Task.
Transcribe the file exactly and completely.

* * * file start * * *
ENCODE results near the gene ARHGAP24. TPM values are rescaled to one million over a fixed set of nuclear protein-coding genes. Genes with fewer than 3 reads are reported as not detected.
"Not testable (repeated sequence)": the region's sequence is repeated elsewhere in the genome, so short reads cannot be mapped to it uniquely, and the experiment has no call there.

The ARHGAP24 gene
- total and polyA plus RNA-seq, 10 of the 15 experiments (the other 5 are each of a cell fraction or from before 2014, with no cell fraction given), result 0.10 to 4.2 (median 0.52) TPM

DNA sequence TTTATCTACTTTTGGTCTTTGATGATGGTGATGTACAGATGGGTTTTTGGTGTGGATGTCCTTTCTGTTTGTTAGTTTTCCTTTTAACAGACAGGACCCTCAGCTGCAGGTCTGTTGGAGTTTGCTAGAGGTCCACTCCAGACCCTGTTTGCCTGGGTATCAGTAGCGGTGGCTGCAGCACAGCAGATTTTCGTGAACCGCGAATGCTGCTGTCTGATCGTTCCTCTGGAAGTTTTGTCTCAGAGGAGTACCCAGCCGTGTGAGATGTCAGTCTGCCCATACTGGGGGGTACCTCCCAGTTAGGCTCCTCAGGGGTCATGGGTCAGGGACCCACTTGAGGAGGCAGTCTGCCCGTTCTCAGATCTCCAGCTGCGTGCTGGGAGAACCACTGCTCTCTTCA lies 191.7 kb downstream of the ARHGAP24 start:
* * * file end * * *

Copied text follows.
ENCODE results near the gene ARHGAP24. TPM values are rescaled to one million over a fixed set of nuclear protein-coding genes. Genes with fewer than 3 reads are reported as not detected.
"Not testable (repeated sequence)": the region's sequence is repeated elsewhere in the genome, so short reads cannot be mapped to it uniquely, and the experiment has no call there.

The ARHGAP24 gene
- total and polyA plus RNA-seq, 10 of the 15 experiments (the other 5 are each of a cell fraction or from before 2014, with no cell fraction given), result 0.10 to 4.2 (median 0.52) TPM

DNA sequence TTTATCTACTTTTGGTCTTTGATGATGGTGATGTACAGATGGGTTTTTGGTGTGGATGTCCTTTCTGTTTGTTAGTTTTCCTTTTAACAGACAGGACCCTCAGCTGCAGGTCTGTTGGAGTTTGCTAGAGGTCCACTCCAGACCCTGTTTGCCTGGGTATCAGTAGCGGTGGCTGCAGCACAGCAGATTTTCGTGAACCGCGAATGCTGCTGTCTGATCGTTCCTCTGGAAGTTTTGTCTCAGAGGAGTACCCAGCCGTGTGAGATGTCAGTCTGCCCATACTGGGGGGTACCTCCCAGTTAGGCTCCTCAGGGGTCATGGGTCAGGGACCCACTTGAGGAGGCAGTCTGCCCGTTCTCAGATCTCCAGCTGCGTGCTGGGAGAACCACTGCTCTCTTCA lies 191.7 kb downstream of the ARHGAP24 start: